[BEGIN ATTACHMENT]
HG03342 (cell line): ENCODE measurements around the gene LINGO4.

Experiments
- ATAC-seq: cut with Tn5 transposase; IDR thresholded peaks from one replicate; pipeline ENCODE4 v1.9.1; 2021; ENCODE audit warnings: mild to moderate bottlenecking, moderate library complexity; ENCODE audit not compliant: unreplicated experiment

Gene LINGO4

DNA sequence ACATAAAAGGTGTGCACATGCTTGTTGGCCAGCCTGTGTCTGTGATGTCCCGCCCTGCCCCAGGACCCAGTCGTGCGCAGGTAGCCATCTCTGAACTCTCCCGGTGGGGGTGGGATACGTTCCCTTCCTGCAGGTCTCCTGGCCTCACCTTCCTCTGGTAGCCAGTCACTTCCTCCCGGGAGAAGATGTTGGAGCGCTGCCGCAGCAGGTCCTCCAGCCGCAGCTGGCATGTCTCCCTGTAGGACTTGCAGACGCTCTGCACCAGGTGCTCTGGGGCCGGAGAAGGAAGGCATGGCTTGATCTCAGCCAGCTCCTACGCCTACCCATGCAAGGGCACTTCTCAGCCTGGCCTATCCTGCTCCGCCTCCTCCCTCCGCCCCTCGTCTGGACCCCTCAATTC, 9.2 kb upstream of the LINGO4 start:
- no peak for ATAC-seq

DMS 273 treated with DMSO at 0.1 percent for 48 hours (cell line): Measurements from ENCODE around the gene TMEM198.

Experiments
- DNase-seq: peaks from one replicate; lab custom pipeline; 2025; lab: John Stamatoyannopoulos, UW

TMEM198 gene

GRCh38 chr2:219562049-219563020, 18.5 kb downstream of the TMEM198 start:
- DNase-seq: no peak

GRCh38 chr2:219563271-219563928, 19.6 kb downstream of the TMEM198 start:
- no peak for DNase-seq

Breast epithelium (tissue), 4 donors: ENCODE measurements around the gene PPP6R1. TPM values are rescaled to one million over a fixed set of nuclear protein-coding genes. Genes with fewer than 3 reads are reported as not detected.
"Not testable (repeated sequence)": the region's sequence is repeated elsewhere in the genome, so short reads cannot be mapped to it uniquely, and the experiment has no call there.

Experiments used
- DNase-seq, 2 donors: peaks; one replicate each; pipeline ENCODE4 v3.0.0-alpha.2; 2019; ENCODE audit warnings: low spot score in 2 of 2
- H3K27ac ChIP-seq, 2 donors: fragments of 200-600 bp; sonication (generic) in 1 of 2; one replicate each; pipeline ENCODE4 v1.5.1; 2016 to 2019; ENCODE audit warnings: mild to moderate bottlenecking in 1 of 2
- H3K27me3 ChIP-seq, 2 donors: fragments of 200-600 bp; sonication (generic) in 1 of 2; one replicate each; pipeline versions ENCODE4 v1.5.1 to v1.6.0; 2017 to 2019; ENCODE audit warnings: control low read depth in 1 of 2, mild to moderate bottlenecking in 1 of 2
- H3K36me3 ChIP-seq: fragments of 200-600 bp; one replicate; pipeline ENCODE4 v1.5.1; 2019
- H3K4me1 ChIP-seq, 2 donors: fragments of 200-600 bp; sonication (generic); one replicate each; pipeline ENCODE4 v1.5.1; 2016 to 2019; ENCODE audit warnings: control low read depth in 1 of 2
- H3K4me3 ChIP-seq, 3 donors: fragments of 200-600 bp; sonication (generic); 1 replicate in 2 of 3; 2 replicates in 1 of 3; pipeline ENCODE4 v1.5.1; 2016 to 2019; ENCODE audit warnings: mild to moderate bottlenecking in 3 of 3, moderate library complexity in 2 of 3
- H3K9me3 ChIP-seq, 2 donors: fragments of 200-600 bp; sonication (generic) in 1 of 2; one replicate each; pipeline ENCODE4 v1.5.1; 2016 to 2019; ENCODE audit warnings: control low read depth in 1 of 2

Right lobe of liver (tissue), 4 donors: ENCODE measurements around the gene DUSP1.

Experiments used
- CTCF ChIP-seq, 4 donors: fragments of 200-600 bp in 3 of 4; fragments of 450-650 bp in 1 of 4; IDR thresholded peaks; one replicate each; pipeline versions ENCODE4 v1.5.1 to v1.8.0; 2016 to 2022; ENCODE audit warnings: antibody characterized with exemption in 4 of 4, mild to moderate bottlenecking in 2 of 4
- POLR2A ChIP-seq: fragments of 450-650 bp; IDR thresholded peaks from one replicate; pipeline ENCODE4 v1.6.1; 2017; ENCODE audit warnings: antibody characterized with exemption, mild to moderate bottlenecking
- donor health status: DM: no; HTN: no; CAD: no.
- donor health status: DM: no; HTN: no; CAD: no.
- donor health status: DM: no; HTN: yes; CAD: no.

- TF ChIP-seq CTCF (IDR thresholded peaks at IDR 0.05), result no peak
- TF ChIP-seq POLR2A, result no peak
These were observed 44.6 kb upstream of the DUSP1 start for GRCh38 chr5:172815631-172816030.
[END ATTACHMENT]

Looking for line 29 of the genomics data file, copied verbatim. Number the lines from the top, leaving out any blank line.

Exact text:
- donor health status: DM: no; HTN: no; CAD: no.